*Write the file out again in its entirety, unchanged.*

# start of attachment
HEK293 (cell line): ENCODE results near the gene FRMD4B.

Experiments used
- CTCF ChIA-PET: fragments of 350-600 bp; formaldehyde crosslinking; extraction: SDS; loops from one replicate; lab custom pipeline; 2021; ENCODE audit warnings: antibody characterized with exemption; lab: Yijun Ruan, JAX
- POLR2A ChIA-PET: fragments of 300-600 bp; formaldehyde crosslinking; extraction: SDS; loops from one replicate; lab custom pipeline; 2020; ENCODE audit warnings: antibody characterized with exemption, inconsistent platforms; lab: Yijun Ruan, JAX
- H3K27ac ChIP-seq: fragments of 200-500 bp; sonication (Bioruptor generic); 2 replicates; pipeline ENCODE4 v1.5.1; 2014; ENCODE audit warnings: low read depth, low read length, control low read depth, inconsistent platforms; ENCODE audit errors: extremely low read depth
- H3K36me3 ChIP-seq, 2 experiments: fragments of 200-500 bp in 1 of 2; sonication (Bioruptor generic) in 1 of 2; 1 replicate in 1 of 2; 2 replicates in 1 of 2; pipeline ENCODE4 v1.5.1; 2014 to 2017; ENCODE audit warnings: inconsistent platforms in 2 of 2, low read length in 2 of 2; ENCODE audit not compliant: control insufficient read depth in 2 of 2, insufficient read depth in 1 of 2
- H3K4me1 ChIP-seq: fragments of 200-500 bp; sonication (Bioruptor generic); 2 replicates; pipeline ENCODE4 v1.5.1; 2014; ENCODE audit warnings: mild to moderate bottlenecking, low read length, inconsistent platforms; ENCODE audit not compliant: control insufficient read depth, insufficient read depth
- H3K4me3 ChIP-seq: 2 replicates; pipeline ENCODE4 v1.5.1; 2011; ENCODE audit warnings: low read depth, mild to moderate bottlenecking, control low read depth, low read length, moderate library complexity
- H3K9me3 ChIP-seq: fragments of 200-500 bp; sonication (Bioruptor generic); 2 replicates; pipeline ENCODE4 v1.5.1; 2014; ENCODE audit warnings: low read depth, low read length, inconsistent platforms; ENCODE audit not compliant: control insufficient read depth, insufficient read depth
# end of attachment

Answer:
HEK293 (cell line): ENCODE results near the gene FRMD4B.

Experiments used
- CTCF ChIA-PET: fragments of 350-600 bp; formaldehyde crosslinking; extraction: SDS; loops from one replicate; lab custom pipeline; 2021; ENCODE audit warnings: antibody characterized with exemption; lab: Yijun Ruan, JAX
- POLR2A ChIA-PET: fragments of 300-600 bp; formaldehyde crosslinking; extraction: SDS; loops from one replicate; lab custom pipeline; 2020; ENCODE audit warnings: antibody characterized with exemption, inconsistent platforms; lab: Yijun Ruan, JAX
- H3K27ac ChIP-seq: fragments of 200-500 bp; sonication (Bioruptor generic); 2 replicates; pipeline ENCODE4 v1.5.1; 2014; ENCODE audit warnings: low read depth, low read length, control low read depth, inconsistent platforms; ENCODE audit errors: extremely low read depth
- H3K36me3 ChIP-seq, 2 experiments: fragments of 200-500 bp in 1 of 2; sonication (Bioruptor generic) in 1 of 2; 1 replicate in 1 of 2; 2 replicates in 1 of 2; pipeline ENCODE4 v1.5.1; 2014 to 2017; ENCODE audit warnings: inconsistent platforms in 2 of 2, low read length in 2 of 2; ENCODE audit not compliant: control insufficient read depth in 2 of 2, insufficient read depth in 1 of 2
- H3K4me1 ChIP-seq: fragments of 200-500 bp; sonication (Bioruptor generic); 2 replicates; pipeline ENCODE4 v1.5.1; 2014; ENCODE audit warnings: mild to moderate bottlenecking, low read length, inconsistent platforms; ENCODE audit not compliant: control insufficient read depth, insufficient read depth
- H3K4me3 ChIP-seq: 2 replicates; pipeline ENCODE4 v1.5.1; 2011; ENCODE audit warnings: low read depth, mild to moderate bottlenecking, control low read depth, low read length, moderate library complexity
- H3K9me3 ChIP-seq: fragments of 200-500 bp; sonication (Bioruptor generic); 2 replicates; pipeline ENCODE4 v1.5.1; 2014; ENCODE audit warnings: low read depth, low read length, inconsistent platforms; ENCODE audit not compliant: control insufficient read depth, insufficient read depth